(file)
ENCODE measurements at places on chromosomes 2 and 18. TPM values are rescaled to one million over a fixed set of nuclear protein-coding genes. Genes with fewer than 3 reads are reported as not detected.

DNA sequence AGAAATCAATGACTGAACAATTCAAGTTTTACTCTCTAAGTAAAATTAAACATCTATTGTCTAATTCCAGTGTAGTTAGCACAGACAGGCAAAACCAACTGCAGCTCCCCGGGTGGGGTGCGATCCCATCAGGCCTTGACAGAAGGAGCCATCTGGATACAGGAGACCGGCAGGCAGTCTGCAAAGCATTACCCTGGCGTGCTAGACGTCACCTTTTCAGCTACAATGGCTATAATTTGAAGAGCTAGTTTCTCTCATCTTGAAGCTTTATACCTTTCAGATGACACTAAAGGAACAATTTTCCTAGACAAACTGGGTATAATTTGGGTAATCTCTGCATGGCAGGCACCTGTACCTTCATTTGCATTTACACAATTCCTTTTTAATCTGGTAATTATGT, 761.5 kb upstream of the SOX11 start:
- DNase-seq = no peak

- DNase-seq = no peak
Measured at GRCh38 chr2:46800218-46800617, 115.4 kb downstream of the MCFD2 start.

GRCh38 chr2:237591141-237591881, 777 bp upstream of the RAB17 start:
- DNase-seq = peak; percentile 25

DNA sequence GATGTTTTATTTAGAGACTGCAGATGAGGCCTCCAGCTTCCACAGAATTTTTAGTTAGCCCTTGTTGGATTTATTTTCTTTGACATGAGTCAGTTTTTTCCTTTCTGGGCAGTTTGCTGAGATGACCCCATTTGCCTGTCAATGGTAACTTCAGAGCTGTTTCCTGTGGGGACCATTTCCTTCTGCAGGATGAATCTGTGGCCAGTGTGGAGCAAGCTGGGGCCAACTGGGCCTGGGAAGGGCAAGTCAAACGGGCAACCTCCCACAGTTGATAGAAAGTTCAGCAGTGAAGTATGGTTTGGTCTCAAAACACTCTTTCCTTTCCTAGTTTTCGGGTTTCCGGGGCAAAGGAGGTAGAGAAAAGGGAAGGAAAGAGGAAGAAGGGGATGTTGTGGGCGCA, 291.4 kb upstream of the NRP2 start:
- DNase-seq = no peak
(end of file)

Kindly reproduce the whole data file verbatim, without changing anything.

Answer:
ENCODE measurements at places on chromosomes 2 and 18. TPM values are rescaled to one million over a fixed set of nuclear protein-coding genes. Genes with fewer than 3 reads are reported as not detected.

DNA sequence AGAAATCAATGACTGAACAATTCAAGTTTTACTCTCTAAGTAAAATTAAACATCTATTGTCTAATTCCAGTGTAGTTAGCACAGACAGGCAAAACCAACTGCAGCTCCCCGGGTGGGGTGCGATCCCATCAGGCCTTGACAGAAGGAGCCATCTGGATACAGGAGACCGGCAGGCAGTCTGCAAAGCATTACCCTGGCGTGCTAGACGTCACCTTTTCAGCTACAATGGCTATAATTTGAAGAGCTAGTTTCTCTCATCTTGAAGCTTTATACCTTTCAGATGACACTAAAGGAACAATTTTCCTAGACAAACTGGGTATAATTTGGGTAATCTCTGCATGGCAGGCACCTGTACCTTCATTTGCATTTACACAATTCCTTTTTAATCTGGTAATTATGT, 761.5 kb upstream of the SOX11 start:
- DNase-seq = no peak

- DNase-seq = no peak
Measured at GRCh38 chr2:46800218-46800617, 115.4 kb downstream of the MCFD2 start.

GRCh38 chr2:237591141-237591881, 777 bp upstream of the RAB17 start:
- DNase-seq = peak; percentile 25

DNA sequence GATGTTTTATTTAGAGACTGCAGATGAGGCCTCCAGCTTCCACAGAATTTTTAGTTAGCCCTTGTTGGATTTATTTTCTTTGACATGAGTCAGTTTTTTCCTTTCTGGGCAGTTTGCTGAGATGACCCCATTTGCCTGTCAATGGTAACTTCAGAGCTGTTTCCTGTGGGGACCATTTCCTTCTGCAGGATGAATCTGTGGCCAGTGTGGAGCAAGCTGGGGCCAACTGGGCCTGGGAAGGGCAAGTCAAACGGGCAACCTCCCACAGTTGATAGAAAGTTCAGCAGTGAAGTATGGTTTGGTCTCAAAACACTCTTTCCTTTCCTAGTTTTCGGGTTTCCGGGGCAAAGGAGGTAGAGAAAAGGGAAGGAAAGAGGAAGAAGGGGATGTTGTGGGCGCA, 291.4 kb upstream of the NRP2 start:
- DNase-seq = no peak